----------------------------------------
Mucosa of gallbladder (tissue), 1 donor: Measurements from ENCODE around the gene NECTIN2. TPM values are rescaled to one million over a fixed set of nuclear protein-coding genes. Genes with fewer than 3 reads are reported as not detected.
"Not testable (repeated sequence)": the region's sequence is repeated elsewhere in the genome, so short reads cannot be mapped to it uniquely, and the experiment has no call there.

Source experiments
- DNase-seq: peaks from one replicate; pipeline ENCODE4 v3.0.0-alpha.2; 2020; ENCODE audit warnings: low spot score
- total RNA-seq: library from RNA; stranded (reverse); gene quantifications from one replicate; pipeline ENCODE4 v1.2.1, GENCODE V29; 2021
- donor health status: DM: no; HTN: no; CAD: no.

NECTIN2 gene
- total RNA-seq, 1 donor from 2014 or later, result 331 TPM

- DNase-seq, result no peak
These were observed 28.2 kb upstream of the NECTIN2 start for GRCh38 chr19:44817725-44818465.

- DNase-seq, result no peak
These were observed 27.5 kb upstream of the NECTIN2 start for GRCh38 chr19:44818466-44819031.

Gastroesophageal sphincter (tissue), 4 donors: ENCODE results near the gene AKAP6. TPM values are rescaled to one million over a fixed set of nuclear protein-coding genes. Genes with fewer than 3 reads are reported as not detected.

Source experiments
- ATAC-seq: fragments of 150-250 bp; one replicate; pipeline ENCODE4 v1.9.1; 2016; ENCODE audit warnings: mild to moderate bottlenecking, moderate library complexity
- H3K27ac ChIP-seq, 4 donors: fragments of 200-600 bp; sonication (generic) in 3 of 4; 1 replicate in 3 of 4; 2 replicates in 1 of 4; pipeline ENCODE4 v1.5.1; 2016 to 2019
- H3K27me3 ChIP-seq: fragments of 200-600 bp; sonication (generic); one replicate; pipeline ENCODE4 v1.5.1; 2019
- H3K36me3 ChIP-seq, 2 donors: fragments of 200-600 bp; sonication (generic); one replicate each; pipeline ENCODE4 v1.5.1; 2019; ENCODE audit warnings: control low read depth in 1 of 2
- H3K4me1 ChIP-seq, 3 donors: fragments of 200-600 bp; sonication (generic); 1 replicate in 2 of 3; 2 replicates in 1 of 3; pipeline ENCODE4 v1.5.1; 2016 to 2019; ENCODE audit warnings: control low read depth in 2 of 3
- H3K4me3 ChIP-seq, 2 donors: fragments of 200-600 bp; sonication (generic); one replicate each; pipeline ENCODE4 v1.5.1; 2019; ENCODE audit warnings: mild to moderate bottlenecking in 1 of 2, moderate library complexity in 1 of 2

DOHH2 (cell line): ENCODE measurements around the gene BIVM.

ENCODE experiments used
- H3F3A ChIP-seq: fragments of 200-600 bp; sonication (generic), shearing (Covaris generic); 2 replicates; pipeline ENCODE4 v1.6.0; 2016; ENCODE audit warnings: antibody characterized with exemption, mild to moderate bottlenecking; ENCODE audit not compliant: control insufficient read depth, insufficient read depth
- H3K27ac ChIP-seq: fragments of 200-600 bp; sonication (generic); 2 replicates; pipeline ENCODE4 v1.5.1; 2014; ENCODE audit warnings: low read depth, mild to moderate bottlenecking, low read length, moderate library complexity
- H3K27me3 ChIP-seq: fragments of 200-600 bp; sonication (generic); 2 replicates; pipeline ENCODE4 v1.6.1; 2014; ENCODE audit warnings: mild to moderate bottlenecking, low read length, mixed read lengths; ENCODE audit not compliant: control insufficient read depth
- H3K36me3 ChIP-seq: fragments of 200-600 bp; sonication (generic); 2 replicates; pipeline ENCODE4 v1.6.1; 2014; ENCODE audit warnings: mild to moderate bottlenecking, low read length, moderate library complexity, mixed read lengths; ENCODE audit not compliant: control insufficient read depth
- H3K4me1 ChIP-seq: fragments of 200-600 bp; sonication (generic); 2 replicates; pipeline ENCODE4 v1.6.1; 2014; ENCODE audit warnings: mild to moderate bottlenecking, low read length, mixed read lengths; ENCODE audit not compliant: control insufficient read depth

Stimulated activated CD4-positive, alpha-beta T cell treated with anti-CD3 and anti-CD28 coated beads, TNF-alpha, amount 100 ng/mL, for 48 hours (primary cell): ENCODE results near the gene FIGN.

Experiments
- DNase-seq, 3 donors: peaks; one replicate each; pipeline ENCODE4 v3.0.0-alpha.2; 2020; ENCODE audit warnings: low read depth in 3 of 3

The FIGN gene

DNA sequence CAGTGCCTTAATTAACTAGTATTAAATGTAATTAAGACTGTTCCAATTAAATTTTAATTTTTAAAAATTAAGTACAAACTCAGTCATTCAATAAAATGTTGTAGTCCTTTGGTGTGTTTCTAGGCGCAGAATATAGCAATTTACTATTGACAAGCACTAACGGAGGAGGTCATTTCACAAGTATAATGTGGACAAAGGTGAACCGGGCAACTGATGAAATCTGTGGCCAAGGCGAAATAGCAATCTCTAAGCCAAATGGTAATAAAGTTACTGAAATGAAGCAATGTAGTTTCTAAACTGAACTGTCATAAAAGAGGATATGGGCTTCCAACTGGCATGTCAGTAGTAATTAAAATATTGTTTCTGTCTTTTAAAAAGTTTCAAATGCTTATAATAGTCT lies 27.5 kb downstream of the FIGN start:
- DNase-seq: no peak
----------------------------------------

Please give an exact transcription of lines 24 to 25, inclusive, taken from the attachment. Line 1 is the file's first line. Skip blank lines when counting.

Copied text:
- H3K27ac ChIP-seq: fragments of 200-600 bp; sonication (generic); 2 replicates; pipeline ENCODE4 v1.5.1; 2014; ENCODE audit warnings: low read depth, mild to moderate bottlenecking, low read length, moderate library complexity
- H3K27me3 ChIP-seq: fragments of 200-600 bp; sonication (generic); 2 replicates; pipeline ENCODE4 v1.6.1; 2014; ENCODE audit warnings: mild to moderate bottlenecking, low read length, mixed read lengths; ENCODE audit not compliant: control insufficient read depth